Coronavirus may cost Latin America and Caribbean a decade: ECLAC

MEXICO CITY (Reuters) – The coronavirus crisis could set back Latin America and the Caribbean by a decade as countries endure faltering economies and rising poverty, the U.N. economic commission for the region and the World Health Organization (WHO) said on Thursday.

Poverty in the region is forecast to climb 7 percentage points compared with last year to engulf an additional 45 million people, according to a report by the WHO and the Economic Commission for Latin America and the Caribbean (ECLAC).

The number of unemployed people is expected to rise to 44 million, an increase of more than 18 million compared with last year, while the region’s economy is projected to shrink 9.1%, the report said.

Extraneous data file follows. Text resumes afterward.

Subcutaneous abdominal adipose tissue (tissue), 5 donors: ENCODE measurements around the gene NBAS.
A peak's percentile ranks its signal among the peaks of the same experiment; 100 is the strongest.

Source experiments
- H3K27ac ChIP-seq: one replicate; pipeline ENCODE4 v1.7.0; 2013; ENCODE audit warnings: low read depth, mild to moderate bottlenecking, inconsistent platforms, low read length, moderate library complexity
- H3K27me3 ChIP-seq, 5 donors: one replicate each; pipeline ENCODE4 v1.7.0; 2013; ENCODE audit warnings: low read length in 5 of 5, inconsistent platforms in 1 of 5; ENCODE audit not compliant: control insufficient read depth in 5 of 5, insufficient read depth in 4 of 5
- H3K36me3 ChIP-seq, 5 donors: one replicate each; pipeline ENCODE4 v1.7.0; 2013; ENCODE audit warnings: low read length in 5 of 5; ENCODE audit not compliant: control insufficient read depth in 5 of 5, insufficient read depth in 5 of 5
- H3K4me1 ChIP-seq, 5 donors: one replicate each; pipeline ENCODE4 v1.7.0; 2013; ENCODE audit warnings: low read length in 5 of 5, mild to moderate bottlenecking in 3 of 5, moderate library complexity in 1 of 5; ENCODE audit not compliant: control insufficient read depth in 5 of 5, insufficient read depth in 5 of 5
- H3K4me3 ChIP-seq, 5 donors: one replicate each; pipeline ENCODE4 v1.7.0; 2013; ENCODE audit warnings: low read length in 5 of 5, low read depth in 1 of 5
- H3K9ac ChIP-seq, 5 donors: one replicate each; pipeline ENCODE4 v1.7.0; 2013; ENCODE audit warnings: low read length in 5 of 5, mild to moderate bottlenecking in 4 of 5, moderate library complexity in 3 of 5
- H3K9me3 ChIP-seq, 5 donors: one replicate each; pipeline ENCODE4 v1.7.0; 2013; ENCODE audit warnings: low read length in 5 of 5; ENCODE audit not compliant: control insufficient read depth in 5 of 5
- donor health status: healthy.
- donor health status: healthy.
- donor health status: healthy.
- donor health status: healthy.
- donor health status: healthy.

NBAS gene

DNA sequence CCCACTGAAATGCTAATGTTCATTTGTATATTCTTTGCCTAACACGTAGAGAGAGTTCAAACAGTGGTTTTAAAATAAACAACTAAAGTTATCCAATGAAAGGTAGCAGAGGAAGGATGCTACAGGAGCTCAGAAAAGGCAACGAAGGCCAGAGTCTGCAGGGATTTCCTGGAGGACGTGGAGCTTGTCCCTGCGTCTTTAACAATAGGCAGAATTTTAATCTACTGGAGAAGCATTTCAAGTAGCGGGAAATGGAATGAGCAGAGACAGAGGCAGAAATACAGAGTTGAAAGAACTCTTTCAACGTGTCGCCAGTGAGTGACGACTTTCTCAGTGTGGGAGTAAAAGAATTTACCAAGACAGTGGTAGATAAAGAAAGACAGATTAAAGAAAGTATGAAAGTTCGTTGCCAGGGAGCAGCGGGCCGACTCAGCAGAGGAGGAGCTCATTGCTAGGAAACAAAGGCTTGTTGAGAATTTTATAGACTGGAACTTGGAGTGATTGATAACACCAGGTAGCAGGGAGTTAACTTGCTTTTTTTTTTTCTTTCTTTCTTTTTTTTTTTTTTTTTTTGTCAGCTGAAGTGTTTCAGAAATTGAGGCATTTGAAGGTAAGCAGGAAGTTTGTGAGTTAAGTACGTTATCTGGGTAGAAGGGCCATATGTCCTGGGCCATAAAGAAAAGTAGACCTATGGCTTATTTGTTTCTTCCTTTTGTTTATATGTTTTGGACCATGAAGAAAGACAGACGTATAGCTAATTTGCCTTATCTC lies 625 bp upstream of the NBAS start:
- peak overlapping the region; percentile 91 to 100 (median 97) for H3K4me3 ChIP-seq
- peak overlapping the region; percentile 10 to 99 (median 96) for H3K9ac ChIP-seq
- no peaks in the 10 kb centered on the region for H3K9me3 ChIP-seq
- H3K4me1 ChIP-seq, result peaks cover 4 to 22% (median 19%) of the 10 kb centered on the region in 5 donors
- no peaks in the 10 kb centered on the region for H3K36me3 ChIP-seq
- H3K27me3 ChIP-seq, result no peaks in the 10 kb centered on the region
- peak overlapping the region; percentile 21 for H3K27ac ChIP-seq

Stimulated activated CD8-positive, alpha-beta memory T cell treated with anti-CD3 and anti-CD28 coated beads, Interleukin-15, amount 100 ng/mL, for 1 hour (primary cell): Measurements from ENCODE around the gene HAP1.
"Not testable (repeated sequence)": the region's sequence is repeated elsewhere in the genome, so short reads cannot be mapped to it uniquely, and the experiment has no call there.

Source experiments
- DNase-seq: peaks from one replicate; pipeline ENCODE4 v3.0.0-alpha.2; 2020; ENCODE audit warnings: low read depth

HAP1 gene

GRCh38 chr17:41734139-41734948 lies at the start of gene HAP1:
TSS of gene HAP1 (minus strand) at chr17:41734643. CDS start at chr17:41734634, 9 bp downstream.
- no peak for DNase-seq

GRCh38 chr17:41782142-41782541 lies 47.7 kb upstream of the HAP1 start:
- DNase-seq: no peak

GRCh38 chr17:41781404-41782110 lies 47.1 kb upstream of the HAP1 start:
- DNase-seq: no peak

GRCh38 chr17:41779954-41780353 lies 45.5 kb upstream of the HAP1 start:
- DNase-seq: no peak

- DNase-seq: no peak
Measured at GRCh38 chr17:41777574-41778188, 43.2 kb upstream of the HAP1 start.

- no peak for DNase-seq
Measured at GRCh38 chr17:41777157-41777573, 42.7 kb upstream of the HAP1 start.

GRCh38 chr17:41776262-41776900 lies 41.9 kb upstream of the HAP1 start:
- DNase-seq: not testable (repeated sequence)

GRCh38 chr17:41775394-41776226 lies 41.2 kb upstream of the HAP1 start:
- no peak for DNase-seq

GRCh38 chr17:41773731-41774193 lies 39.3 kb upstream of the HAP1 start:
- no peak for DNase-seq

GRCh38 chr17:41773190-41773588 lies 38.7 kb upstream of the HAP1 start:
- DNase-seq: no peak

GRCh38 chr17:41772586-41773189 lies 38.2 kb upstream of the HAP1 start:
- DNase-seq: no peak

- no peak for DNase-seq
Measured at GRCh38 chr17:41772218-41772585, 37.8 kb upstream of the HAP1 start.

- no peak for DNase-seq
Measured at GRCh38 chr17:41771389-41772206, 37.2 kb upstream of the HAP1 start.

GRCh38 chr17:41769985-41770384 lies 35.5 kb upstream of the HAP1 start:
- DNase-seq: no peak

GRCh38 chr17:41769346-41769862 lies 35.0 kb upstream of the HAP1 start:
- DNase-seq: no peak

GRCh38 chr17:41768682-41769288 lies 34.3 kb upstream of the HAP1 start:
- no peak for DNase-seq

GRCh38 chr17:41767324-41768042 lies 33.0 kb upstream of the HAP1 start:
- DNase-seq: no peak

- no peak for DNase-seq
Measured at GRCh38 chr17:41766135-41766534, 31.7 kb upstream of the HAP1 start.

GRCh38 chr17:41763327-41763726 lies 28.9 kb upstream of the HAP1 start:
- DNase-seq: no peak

“The Americas are at risk of losing years of health gains in a matter of months. This is tragic,” Carissa Etienne, director of the Pan American Health Organization (PAHO), said in a news conference.

A presentation with highlights from the report warned that the coronavirus pandemic could cause a “lost decade” if income per capita drops to levels not seen since 2010, as forecast.

As part of the economic shocks, 2.7 million formal businesses in the region are expected to close, the report said.

Etienne said governments need to simultaneously work at solutions for public health and the economy.

“Countries must avoid thinking they must make a choice between reopening economies and protecting health of their people. This is a false choice,” she said. “Economic activity cannot resume unless we have the virus under control.”

(Reporting by Daina Beth Solomon and Drazen Jorgic; editing by Jonathan Oatis)

The post Coronavirus may cost Latin America and Caribbean a decade: ECLAC appeared first on Caribbean Life News.

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